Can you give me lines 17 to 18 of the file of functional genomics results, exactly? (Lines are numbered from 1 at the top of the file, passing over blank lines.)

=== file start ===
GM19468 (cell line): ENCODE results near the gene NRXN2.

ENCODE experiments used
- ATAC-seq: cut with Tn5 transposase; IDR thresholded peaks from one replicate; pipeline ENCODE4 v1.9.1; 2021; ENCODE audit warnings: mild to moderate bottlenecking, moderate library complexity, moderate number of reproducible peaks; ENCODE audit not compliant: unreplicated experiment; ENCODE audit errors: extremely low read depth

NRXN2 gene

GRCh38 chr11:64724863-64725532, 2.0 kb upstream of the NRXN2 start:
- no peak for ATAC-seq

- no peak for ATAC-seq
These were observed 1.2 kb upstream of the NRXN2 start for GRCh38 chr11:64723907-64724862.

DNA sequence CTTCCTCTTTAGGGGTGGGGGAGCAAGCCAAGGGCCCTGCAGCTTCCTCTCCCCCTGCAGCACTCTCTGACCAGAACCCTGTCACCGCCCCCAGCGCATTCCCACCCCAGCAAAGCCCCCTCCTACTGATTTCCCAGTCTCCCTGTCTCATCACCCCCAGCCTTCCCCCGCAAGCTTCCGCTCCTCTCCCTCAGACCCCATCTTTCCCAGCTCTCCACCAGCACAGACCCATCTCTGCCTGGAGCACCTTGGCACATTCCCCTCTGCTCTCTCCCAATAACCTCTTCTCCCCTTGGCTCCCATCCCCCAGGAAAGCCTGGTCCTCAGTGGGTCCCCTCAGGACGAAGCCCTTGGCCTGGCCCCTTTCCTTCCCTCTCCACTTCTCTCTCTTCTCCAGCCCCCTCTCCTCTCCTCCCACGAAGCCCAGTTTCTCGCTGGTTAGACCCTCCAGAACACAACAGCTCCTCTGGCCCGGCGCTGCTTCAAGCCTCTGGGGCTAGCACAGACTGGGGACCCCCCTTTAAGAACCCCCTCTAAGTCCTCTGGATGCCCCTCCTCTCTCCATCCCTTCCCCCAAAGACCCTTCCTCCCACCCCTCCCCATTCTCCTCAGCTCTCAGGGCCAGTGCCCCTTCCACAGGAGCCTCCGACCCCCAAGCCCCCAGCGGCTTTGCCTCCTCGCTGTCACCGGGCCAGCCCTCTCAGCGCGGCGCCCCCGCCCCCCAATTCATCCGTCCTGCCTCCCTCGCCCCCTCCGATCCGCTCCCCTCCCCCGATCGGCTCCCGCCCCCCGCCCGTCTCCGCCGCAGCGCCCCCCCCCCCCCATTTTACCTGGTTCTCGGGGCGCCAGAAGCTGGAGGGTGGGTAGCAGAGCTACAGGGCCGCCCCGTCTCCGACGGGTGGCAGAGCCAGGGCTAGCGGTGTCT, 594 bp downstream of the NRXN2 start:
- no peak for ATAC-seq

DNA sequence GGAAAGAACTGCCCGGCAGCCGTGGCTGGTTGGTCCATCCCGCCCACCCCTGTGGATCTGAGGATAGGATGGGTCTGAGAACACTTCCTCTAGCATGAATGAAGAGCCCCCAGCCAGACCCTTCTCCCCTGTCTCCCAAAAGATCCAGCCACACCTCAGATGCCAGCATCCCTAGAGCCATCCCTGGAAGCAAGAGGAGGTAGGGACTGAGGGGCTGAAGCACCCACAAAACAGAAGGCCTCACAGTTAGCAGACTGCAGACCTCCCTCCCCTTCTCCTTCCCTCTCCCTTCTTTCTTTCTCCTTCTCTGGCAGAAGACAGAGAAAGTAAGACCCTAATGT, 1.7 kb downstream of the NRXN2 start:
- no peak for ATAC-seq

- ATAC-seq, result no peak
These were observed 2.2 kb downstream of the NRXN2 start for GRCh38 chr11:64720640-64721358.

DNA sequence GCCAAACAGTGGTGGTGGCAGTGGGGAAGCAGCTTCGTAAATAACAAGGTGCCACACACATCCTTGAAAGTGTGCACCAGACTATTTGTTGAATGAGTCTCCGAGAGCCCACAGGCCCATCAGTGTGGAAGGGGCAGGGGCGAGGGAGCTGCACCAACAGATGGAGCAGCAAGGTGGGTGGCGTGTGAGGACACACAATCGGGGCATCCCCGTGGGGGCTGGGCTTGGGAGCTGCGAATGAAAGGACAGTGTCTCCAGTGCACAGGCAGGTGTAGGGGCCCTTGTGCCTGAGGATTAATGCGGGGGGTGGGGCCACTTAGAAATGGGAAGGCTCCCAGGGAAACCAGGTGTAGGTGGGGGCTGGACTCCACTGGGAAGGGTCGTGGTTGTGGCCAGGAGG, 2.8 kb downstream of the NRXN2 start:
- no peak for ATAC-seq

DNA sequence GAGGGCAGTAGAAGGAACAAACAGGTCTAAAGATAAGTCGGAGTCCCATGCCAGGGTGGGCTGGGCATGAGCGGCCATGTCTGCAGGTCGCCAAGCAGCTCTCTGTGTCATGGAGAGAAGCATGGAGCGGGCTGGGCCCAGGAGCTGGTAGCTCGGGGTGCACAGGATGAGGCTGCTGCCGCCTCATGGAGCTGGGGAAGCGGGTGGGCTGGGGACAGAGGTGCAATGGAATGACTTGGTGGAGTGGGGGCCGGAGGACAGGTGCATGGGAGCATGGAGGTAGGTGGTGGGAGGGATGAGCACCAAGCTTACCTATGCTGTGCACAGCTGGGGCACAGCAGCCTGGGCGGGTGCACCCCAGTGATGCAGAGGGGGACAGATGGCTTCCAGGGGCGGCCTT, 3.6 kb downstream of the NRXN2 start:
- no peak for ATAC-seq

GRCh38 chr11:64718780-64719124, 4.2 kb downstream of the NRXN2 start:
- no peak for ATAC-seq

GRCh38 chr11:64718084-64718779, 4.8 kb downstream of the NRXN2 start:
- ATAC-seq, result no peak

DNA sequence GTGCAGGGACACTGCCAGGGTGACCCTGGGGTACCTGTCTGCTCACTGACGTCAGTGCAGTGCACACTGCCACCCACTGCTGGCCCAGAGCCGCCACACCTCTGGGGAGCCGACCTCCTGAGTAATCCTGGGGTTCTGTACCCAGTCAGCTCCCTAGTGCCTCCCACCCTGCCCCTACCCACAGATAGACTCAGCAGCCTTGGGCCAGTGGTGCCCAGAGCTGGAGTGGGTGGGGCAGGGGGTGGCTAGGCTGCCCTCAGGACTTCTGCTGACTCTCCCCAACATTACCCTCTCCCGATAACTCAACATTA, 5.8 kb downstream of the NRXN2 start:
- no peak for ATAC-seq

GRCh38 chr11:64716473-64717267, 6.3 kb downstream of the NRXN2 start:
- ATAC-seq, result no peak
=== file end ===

DNA sequence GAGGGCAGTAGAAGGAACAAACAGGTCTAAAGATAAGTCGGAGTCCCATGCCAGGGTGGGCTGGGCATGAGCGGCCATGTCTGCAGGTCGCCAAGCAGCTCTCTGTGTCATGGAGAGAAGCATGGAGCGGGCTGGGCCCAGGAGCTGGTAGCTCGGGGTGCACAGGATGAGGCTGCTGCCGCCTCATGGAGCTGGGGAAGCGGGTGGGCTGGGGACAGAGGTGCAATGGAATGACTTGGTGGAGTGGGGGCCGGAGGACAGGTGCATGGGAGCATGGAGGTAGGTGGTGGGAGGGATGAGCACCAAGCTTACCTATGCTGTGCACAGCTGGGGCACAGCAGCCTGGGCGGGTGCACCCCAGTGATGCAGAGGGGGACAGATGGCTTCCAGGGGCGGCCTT, 3.6 kb downstream of the NRXN2 start:
- no peak for ATAC-seq